Library

The library at Cincinnati Friends Meeting currently has about 1,700 books, pamphlets, videos, and compact discs. The collection focuses on books by and about Quakers, as well as works on peace, meditation, mysticism, spiritual discipline, scholarly Bible aids from a Friends perspective, theology, and Christian history. Feel free to browse our catalog.

The library also includes a computer with wireless Internet access, as well as some historical material that must remain within the library but can be viewed with the permission of the Meeting.

The library is open to the public after worship on Sundays and during the office hours posted on our Home page. However, we recommend that you call the office at 791-0788 prior to stopping by during the week, as the hours are sometimes subject to change.

When you borrow material from the library, please put your name, telephone number, and the date that you borrowed the material on the associated card, and place it in the card file alphabetically by the author or producer's name. Items can be borrowed for up to two months.

photo-nov-13-2-10-37-pm photo-nov-13-2-10-21-pm

Recommended Reading

If you are interested in learning more about Quakerism, we recommend the following works, some of which are available from our library:

Friends for 350 Years by Howard H. Brinton. This is the updated edition of Brinton’s classic overview of basic Quaker understandings, practices, and history. Topics covered include the Light within, meeting for worship, vocal ministry, reaching decisions, the meeting community, the meeting and the world, and the four periods of Quaker history (now updated to include the last 50 years).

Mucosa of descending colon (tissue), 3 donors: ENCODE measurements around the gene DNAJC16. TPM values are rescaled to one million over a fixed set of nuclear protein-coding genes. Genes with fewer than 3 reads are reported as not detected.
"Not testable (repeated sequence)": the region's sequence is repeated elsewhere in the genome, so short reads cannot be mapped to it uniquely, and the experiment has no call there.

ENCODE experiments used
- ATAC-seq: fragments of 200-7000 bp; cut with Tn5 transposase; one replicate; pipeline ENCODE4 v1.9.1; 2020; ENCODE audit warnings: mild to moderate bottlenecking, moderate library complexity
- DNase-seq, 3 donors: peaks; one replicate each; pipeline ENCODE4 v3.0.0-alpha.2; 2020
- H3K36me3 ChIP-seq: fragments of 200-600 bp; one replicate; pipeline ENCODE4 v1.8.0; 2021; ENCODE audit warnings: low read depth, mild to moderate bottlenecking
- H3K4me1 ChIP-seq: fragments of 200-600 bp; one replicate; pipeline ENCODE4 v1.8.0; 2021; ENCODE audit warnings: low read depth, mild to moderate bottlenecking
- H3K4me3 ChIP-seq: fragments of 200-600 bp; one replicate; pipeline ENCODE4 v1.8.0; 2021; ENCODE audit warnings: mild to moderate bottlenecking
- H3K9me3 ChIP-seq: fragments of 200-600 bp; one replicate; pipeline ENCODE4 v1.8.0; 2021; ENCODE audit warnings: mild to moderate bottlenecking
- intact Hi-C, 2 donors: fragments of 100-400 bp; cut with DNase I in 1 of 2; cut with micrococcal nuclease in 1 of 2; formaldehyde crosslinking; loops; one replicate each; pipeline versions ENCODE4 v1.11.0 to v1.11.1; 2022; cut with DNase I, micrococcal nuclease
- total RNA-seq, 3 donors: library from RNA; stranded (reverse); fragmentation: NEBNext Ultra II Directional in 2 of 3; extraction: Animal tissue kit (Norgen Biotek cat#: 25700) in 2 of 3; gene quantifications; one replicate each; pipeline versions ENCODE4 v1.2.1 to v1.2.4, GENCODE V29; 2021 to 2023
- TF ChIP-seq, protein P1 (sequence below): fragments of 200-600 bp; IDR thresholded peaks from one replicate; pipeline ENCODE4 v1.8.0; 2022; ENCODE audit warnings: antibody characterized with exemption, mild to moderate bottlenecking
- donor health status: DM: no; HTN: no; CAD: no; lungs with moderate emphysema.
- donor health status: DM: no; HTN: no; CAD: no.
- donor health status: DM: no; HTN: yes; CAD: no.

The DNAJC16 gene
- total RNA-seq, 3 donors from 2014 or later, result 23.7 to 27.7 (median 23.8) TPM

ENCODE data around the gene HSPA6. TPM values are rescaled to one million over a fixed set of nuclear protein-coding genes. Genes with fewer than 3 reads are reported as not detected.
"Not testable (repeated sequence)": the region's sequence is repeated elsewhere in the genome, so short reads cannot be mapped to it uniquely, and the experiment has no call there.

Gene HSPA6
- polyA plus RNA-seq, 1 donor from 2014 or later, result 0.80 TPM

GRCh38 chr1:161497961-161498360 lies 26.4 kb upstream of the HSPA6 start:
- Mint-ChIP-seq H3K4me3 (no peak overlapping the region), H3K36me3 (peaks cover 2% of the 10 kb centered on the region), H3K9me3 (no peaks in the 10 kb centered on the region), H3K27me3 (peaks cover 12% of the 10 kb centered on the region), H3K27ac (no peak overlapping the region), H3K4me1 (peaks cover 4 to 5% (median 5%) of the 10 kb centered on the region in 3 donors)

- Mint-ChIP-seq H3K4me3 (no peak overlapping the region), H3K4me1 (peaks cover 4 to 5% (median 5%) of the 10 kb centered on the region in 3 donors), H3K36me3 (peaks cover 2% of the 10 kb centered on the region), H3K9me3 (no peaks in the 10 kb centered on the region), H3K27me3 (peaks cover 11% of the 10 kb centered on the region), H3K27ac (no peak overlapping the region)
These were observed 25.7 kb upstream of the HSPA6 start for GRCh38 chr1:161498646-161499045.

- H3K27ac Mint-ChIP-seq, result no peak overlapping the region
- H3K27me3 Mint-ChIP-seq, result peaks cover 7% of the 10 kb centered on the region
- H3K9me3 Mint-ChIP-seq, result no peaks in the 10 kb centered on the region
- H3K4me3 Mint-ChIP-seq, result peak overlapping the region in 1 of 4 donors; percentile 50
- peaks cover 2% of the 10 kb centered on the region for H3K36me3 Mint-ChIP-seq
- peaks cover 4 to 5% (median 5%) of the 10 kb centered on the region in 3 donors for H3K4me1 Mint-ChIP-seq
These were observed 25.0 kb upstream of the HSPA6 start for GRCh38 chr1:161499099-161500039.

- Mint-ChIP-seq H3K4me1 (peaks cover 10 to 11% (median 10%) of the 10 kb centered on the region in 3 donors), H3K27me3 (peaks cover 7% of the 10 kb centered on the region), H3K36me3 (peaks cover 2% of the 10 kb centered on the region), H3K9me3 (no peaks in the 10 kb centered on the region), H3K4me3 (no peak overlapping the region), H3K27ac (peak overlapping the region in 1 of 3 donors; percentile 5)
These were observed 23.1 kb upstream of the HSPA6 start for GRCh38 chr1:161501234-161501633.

The Quakers in America by Thomas Hamm. This multifaceted book is a concise history of the Religious Society of Friends; an introduction to its beliefs and practices; and a vivid picture of the culture and controversies of the Friends today.

The Journal of George Fox. This autobiography of one of the founders of the Quaker movement describes his spiritual journey from the time he was a young boy, through his spiritual crisis at the age of nineteen, and the development of his own understanding of God and interpretation of the Bible, laying the basis for the Religious Society of Friends.

The Journal of John Woolman. John Woolman is best known for his role in convincing others in the Religious Society of Friends to withdraw from the slave trade and stop holding slaves. Woolman also contributed insights into the nature of war and conflict, wealth and simplicity, right livelihood, and spiritual humility.